The Department of State to the Guatemalan Embassy


With reference to the Guatemalan Ambassador’s conversation with Mr. Braden on May 24, 1947,16 on the subject of the new Guatemalan Labor Code,17 the Department of State calls the Embassy’s attention to several provisions of this code which appear to discriminate in practice against American companies.

These provisions are in articles 105, 116, 121, 238 and 243, which make special regulations for companies employing 500 or more agricultural laborers and for companies employing 1,000 or more workers of any sort and operating in more than one department or economic area. Such distinctions would serve to apply to certain American employers restrictions and obligations different from those under which other concerns operate. So far as is known the only concerns with more than 1,000 employees are the United Fruit Company, Compañía Agrícola de Guatemala, and International Railways of [Page 706] Central America, all American enterprises. With one possible exception, the only employers of more than 500 agricultural laborers are the American-owned Compañía Agrícola de Guatemala and United Fruit Company.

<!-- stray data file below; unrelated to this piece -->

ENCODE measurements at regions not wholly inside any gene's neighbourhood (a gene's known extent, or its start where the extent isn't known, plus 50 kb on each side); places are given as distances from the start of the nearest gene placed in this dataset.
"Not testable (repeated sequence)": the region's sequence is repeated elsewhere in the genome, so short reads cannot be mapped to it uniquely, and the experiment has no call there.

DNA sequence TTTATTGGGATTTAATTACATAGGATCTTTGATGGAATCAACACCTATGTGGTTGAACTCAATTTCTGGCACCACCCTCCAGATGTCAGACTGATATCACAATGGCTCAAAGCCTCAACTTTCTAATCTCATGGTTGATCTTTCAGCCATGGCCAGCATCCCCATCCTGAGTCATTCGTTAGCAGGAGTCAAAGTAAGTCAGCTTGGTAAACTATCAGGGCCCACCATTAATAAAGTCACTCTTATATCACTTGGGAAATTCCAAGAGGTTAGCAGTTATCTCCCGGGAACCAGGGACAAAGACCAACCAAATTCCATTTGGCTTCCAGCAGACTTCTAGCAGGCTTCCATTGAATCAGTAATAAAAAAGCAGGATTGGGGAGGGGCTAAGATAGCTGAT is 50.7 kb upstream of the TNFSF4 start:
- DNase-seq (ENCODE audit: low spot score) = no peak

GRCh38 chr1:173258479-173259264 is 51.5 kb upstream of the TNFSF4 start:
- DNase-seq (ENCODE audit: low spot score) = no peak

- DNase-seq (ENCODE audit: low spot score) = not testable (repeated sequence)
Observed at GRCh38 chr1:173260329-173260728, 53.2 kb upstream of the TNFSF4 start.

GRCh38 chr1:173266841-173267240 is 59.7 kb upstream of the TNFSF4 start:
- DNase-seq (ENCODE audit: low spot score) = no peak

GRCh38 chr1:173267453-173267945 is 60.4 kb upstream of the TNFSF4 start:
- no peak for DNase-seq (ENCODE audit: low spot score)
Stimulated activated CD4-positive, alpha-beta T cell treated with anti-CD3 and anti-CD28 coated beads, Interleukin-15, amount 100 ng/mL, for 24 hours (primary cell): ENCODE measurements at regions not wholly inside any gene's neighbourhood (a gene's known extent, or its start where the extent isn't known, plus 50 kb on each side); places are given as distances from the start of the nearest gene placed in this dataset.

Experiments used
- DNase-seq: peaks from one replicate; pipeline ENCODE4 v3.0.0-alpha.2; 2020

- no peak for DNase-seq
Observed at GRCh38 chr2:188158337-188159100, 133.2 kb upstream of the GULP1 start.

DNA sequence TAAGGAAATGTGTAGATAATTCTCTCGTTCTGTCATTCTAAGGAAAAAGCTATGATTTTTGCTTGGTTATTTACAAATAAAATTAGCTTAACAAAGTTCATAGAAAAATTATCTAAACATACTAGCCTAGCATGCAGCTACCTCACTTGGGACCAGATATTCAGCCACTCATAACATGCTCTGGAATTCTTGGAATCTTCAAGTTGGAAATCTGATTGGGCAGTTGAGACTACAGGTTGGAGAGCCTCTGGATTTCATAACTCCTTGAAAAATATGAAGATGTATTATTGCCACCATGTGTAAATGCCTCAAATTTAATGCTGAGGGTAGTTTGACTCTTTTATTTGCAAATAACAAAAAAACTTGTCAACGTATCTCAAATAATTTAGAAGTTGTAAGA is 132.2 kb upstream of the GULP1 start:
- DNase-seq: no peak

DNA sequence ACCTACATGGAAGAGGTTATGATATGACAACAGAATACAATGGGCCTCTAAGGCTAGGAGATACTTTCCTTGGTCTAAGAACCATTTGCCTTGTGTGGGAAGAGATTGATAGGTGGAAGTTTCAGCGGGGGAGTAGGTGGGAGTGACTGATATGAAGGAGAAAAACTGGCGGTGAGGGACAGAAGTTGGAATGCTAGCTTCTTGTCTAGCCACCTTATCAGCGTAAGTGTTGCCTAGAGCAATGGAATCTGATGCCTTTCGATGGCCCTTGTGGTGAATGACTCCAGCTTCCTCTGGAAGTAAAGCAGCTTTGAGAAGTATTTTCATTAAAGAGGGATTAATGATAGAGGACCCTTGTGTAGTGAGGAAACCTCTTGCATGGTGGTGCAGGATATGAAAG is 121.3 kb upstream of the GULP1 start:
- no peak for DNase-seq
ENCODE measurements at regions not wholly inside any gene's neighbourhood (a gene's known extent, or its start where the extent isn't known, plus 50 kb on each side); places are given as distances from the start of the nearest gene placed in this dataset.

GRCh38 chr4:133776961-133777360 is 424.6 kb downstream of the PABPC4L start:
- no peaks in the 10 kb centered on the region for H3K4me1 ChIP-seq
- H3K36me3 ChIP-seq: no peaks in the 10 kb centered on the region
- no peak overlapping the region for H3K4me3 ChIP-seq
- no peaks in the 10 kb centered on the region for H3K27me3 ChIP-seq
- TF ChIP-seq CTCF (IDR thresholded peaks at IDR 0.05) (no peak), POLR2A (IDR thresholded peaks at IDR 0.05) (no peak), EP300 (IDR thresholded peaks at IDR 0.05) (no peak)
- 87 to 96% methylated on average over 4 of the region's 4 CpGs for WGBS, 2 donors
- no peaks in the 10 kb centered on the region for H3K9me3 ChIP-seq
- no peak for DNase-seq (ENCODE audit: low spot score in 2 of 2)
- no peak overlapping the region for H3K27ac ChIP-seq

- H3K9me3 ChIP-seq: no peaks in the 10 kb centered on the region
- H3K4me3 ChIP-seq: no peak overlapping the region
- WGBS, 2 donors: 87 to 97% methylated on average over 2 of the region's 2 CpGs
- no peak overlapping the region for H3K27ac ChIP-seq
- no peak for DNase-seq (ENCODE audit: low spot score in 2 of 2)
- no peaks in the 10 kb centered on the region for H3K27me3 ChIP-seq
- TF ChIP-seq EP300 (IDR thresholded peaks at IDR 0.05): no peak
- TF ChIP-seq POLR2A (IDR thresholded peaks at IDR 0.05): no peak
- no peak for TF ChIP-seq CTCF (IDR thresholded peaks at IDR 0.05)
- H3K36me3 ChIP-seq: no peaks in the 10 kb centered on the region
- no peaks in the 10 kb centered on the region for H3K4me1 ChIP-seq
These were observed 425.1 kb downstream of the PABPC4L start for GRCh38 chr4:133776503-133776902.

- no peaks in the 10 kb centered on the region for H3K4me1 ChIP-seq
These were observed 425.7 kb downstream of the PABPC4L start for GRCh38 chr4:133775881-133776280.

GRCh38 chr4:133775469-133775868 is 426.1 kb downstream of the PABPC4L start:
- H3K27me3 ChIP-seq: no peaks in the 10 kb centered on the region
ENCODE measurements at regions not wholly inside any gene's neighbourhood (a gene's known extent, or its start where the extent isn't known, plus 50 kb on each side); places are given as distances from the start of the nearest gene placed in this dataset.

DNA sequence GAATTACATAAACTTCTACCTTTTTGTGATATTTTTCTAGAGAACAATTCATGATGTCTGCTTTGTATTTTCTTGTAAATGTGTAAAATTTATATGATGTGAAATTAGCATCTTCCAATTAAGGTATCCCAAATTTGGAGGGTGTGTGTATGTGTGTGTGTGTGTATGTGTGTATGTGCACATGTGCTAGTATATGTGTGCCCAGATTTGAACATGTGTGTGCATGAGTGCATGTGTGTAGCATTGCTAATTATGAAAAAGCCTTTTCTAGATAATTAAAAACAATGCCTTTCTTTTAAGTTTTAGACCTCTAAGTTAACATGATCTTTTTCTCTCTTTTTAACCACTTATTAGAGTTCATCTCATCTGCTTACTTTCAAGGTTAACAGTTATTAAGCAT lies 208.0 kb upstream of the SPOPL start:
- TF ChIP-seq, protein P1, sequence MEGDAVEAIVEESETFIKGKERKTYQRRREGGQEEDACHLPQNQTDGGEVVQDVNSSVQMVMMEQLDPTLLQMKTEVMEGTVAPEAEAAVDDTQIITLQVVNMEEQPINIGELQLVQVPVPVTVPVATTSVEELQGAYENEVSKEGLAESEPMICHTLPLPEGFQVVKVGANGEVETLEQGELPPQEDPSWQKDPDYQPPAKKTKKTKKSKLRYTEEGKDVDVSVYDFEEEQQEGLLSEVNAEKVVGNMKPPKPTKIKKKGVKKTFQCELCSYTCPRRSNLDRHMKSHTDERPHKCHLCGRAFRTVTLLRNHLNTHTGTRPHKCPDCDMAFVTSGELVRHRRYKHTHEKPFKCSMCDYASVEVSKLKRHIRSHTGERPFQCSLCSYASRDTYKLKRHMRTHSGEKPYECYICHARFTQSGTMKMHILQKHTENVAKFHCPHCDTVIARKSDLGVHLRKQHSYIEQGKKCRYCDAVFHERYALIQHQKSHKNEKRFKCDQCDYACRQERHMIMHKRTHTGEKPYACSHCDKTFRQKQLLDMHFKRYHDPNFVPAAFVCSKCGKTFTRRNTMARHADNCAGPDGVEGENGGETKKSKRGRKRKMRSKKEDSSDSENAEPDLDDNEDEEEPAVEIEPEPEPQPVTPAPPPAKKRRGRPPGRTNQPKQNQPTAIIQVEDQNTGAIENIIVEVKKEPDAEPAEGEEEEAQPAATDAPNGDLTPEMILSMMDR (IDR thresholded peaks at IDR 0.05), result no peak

The Department of State does not presume to express an opinion upon the merits of the Guatemalan labor code beyond pointing to this apparent discrimination, which is a matter of serious concern to the Department of State. Therefore, the Department would appreciate any action which the Embassy may be able to take with a view to exploring the situation with the Guatemalan Government and eliminating any discriminations against American-owned enterprises.

  1. Memorandum of conversation between Ambassador Garcia Granados and Assistant Secretary of State Braden, not printed.
  2. The Guatemalan Government promulgated a Labor Code by legislative decree No. 330, published in the Diaria de Centro America on February 24 and 26, 1947, which became effective May 1, 1947.